Miss Stewart, think very carefully about what you're saying.
I'm sorry, My Lord, but I lied.
It wasn't Donald.
The man who attacked me was white.
He had a knife.
Mr Walker, please approach the bench Donald, I'm sorry.
I want to see Inspector Nelson.
No chance.
What's your reaction to Donald Palmer's acquittal, Inspector Nelson? A second embarrassment in as many days, wouldn't you say? Sergeant Pratt, escort Mr Sullivan out, please.
With pleasure.
Did your officers judge Mr Palmer on the colour of his skin? Come on, son, out you go.
Are they going to arrest the right man this time? Go on, out! Now, THAT is a good question.
With respect, sir, it's not our fault the girl lied.
Apart from Constable Dawson, did anyone take the time to look into Palmer's claims? Oh, she looked into them, all right.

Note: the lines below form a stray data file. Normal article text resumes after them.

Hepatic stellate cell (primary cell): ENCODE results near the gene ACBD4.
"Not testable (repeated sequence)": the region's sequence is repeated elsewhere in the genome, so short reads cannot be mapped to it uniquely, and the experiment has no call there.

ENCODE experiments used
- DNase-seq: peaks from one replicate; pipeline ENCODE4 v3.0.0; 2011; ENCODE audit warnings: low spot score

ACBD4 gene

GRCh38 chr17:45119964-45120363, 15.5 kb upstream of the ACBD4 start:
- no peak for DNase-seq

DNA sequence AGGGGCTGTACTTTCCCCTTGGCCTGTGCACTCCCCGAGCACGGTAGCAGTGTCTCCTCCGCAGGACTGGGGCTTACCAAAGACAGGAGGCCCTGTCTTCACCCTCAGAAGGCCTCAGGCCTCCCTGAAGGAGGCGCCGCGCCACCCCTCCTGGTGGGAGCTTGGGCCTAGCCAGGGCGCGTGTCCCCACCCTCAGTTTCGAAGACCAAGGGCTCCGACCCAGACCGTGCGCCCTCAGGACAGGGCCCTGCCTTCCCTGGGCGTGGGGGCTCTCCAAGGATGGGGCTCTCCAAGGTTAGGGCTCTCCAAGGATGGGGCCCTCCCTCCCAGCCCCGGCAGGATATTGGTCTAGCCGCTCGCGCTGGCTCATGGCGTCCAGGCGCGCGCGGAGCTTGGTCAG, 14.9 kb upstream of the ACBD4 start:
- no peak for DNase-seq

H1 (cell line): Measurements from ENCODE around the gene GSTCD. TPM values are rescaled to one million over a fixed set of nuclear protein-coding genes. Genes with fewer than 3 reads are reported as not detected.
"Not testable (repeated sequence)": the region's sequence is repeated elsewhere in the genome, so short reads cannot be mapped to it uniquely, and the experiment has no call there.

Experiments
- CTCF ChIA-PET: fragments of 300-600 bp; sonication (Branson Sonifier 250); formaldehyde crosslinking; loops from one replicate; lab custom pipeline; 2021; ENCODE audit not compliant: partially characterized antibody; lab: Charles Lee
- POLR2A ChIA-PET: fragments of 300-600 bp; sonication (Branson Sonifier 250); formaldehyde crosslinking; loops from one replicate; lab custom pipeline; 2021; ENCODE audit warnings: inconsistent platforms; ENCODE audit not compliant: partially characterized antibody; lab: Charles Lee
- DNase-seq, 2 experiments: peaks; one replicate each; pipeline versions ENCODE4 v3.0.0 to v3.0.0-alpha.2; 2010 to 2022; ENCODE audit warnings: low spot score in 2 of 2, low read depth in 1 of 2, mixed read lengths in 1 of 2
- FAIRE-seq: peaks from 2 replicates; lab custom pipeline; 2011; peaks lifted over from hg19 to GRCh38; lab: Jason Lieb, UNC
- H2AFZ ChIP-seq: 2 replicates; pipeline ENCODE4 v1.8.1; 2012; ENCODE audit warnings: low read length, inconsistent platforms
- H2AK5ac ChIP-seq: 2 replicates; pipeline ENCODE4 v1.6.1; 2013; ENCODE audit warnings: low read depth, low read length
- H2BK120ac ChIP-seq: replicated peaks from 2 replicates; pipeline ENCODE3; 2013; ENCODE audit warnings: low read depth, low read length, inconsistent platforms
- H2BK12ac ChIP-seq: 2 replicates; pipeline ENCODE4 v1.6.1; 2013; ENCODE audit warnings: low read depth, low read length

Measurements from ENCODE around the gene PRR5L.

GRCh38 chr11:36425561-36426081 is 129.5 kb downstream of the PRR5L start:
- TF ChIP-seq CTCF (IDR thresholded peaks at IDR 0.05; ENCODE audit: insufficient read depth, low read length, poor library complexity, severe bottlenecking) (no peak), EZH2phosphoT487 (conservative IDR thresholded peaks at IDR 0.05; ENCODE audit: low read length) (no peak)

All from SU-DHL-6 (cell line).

Two nights ago I had to rescue her from a coloured nightclub.
Dawson? Sir, I She'd gone in there without permission, stirring up trouble.
Just like today.
Turning up at court, influencing a witness to change her statement.
She should be sacked! For what, exactly? Being right? We should've listened to her in the first place.
I should've known you'd stick up for her.
What does THAT mean? It's clear to everyone, Burns.
All right, enough! What's done is done.
You'll let her get away with it, sir? I'll concentrate on what's important - the fact that three women have now been attacked at knife-point and it's happened on our watch.
From now on, we pool all our resources and we step up our patrols in Victoria Park.
If we don't stop this man, he will strike again.